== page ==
FergWorld: Airplanes : Piper Twin Comanche N8259Y
Welcome to my page for N8259Y, a 1966 Piper Twin Comanche. This Twin Comanche is a 165 knot twin-engine IFR cross-country machine. Two 160-hp IO-320-B1As swinging Hartzell constant-speed props power the aircraft. It's a smaller, faster twin than most, with a 4/6 seating arrangement (realistically, 4 is the max, with maybe a kid in the back jumpseats squeezed in amongst the luggage.)
Here are some documents/spreadsheets created in the process of training for my ATP certificate. For the most part, they are PA-30B specific.
Robert Thomason, owner of the 1995 ICS 'Best Twin Comanche' N701BT, has allowed me to reproduce an article he wrote for the ICS 'Comanche Flyer' magazine. You may find it worthwhile if you're considering a Twin Comanche. Click here to read it.
Now available: 'Flying the Twin Comanche,' an article written for the benefit of prospective owners. If you're shopping around, maybe I can help.
Pictures - 2004 up
Pictures - 2001 thru 2003
Why a twin?
There are many advantages, and some disadvantages, to flying multi-engine aircraft. The primary advantage, obviously, is the second engine. If one dies, you have a spare which will (hopefully) get you and your passengers safely on the ground. Since you have two engines, that also means two vacuum pumps, and two generators. I decided on a twin primarily for this system redundancy -- read, safety. There are single-engine aircraft which can be procured for similar prices or less, feature a nearly equal useful load, and are cheaper to operate and maintain. Nonetheless, when the prop stops turning in a single engine aircraft, you're usually out of options. If you're flying at night or over mountains (which I do frequently,) this leads to some stressful flying. Besides, twins are just plain sexy-looking!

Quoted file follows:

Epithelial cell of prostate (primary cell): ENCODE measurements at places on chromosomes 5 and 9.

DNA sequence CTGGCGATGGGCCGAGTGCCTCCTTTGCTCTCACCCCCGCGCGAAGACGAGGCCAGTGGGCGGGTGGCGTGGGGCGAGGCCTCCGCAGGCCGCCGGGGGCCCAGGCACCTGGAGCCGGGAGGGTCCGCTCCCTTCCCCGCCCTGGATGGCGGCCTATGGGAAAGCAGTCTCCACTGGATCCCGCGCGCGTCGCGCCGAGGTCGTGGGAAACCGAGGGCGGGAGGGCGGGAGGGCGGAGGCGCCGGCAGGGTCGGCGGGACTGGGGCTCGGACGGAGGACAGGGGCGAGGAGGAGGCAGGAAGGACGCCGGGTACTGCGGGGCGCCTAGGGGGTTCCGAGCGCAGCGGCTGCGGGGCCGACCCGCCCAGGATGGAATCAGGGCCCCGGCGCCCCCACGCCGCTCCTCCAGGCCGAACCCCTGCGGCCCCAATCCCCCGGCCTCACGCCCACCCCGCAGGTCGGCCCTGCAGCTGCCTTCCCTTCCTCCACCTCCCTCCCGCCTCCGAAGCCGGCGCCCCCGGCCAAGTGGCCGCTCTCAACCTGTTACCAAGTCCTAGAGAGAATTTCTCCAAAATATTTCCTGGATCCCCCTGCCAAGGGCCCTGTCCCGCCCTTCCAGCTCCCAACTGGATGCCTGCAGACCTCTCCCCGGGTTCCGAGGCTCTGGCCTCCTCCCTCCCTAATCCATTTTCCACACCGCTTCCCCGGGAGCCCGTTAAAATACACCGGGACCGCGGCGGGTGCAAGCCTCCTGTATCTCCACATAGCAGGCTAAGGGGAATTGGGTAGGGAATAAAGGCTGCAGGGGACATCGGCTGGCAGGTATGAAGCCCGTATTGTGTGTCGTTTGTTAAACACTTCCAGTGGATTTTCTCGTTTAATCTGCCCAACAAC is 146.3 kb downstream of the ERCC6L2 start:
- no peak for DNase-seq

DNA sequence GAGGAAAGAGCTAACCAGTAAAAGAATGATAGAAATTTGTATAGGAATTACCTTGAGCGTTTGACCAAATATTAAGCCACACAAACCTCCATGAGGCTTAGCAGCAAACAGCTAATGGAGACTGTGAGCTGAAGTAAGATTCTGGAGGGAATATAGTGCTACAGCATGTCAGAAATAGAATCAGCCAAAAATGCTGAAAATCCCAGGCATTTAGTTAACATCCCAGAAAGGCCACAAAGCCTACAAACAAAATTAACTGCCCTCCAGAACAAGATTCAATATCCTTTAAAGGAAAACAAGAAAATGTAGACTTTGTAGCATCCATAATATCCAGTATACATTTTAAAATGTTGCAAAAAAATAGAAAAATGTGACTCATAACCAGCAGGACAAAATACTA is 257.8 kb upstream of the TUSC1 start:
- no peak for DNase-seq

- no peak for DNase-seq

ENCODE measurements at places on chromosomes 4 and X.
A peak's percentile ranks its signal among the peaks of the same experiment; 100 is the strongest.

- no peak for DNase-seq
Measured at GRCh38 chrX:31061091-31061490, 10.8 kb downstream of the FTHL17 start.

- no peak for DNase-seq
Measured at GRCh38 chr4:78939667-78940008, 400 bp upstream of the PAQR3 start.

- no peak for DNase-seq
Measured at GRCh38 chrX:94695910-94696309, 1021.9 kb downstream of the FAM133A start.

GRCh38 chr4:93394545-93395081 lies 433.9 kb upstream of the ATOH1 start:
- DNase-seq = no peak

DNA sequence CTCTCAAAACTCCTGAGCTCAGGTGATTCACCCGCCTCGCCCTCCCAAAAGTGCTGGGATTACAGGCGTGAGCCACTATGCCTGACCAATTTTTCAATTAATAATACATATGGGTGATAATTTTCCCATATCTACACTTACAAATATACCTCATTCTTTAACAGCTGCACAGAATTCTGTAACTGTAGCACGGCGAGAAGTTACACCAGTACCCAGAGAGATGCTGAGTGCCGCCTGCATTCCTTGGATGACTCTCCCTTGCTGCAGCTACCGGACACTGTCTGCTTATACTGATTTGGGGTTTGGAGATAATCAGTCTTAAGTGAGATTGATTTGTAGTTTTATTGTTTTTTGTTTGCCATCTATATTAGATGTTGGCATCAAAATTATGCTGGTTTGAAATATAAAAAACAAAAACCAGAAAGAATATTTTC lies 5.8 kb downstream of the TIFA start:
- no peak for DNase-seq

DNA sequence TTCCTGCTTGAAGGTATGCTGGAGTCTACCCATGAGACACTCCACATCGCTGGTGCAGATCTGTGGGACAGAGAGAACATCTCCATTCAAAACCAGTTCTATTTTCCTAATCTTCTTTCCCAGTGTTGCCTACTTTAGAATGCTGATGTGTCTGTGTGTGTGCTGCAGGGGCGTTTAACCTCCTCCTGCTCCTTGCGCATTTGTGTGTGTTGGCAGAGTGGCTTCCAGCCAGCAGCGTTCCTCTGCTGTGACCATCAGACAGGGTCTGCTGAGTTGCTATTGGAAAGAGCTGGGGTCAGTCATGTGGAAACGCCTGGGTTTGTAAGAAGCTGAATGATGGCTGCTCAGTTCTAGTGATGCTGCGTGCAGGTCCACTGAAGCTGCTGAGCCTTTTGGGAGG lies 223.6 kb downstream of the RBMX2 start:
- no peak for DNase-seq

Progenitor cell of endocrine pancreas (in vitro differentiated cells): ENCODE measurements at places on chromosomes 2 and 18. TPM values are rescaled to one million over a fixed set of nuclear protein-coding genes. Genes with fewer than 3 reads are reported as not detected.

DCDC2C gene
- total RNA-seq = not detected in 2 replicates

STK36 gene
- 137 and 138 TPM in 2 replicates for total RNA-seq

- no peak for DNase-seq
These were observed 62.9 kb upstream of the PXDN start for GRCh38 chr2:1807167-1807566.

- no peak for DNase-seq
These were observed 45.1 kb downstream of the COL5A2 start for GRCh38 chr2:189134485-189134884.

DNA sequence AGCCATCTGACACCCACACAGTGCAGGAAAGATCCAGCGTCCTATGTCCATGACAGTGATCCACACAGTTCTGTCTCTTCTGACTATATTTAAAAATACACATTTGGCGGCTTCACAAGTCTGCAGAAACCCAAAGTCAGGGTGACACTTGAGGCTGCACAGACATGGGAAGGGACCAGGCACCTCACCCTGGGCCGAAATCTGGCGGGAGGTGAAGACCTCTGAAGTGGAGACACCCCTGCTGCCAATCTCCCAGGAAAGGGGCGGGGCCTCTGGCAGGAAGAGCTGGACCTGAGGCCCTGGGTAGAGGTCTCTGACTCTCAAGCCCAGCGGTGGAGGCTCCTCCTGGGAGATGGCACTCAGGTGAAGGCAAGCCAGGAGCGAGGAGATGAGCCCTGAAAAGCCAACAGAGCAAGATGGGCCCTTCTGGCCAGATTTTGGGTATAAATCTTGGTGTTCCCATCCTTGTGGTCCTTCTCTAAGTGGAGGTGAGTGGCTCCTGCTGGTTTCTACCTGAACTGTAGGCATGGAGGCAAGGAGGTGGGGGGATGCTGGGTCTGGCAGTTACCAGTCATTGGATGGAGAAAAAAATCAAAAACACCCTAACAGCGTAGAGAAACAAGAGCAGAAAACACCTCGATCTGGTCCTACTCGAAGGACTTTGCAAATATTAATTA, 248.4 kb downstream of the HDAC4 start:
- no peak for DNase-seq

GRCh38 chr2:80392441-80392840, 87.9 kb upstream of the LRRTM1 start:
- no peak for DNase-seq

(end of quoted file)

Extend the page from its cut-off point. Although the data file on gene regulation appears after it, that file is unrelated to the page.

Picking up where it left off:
Aside from safety, twins are typically faster than their single-engine counterparts, and usually feature greater endurance and cabin comfort. Note, I do say "usually" because there are plenty of twin/single comparisons one can make where the single beats the twin in a given category.
Some will argue that twins are not necessarily "safer" than single-engine aircraft because of a host of problems related to asymmetric thrust when losing an engine, higher weight/landing speed (a.k.a. kinetic energy in a forced landing), and more complex systems. I don't believe these downsides are an issue for a trained, proficient, current, and prepared pilot. At the end of the day I don't believe one can unequivocably say that a twin OR a single is "right" for all missions. In my case, I decided that my flying required a multi-engine aircraft. While non-pilot-induced (i.e. fuel starvation) engine failures are exceedingly rare, I simply wouldn't prefer to fly a single-engine plane in conditions where an engine failure would be an unsolvable dilemma.
Buying a twin